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    Jan 9, 2017

    A Definitive List Of The Best (And The Rest) Creature Feature Movies Ever Made

    All the monsters that go bump in the night, from sharks and crocodiles to mutant-hybrid fish-snakes. No serial killers or possessions - just good old fashioned campfire scares. We don't just rank the science fiction creature features - but all the monster movies that made you laugh, cry and stay up all night under the covers with a flashlight.

    117. Alligator (1980)

    116. Crocodile 2: Death Swamp (2002)

    115. Jinn (2014)

    114. Wolfcop (2014)


    Main themes: Comedy, shock

    Production Quality:

    MPAA Rating:

    Run time:


    Gore level:

    Body Count:

    Fear type:

    113. From the Dark (2015)

    112. Jurassic City (2015)

    111. Exists (2014)

    110. Jeepers Creepers 2 (2003)

    109. Lake Placid vs. Anaconda (2015)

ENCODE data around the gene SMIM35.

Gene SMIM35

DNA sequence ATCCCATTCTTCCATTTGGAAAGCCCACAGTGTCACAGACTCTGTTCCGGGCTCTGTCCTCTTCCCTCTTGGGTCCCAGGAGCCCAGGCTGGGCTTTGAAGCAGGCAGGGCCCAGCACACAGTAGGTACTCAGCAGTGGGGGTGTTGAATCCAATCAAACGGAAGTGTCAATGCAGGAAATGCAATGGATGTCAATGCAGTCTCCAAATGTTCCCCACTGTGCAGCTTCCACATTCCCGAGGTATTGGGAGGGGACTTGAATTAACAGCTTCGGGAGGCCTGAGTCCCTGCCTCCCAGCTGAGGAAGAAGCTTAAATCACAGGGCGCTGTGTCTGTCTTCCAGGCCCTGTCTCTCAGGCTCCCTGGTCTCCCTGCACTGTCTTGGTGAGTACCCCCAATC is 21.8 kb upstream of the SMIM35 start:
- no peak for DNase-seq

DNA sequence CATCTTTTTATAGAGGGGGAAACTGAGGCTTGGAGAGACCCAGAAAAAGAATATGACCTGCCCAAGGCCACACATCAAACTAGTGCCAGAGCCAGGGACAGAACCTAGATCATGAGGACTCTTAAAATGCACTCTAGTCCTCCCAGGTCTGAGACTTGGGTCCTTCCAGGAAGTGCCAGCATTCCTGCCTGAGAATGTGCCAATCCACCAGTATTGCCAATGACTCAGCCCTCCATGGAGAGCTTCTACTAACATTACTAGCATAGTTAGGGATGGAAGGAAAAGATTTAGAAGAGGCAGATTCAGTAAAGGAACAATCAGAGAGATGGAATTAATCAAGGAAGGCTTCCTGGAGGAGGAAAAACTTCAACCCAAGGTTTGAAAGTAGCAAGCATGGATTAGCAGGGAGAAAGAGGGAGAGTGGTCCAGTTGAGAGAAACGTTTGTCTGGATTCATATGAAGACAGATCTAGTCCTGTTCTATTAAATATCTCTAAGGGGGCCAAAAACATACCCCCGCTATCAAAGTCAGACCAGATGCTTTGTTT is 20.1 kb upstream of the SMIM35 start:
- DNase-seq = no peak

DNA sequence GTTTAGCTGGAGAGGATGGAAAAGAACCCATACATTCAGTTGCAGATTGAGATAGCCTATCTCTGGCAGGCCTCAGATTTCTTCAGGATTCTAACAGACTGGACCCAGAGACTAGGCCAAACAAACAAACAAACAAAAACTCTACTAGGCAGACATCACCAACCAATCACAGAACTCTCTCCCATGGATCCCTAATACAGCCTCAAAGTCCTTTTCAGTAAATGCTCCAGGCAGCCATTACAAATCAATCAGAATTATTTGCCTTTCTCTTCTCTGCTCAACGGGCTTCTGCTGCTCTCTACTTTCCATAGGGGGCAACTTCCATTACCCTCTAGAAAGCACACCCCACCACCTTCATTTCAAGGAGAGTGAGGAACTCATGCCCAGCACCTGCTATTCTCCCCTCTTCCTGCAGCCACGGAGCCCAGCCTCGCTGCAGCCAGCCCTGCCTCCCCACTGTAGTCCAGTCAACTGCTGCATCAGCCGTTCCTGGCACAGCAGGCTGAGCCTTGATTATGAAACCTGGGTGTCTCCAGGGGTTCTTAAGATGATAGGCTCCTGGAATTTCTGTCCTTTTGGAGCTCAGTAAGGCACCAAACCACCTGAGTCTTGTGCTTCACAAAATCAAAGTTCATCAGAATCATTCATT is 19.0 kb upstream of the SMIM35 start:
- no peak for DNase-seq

108. The Lair of the White Worm (1988)

    Hugh Grant is in it. That's something.

    107. Lake Effect (2015)

    106. Silverhide (1977, 2015)

    105. Critters (1986)

    104. The Legend of Boggy Creek (1972)

    103. The Blob (1958)

    This movie is weird and scary as hell, and it's still painfully gory after nearly 60 years.

    102. Nightlight (2015)

    This movie took a scary concept that works only if you're out in the woods. On screen, it's just a lot of darkness with jarring shocks.

    101. Zombeavers (2014)

    100. The Relic (1997)

    99. Crocodile (2000)

    98. Unnatural (2015)

    Listed as one 2015's "8 films to die for"

    97. The Thing (1982)

    96. The Beast From 20,000 Fathoms (1953)

    95. Piranhaconda (2011)

    94. Mega Piranha (2010)

    This clip right here is why the awesomeness of Mega Piranha is at 93.

    93. Animal (2014)

    92. Willow Creek (2013)

    Oh no, camp cam!

    91. Eight Legged Freaks (2002)

    I wanted to rank this one higher up on the list - because it's campy syfy style actually works. David Arquette and a taser-equipped young Scarlett Johansson

    90. Prey (2007)

    89. Anacondas: Search for the Blood Orchid (2004)

    88. Predator (1987)

    87. Starship Troopers (1997)

    Doogie Howser!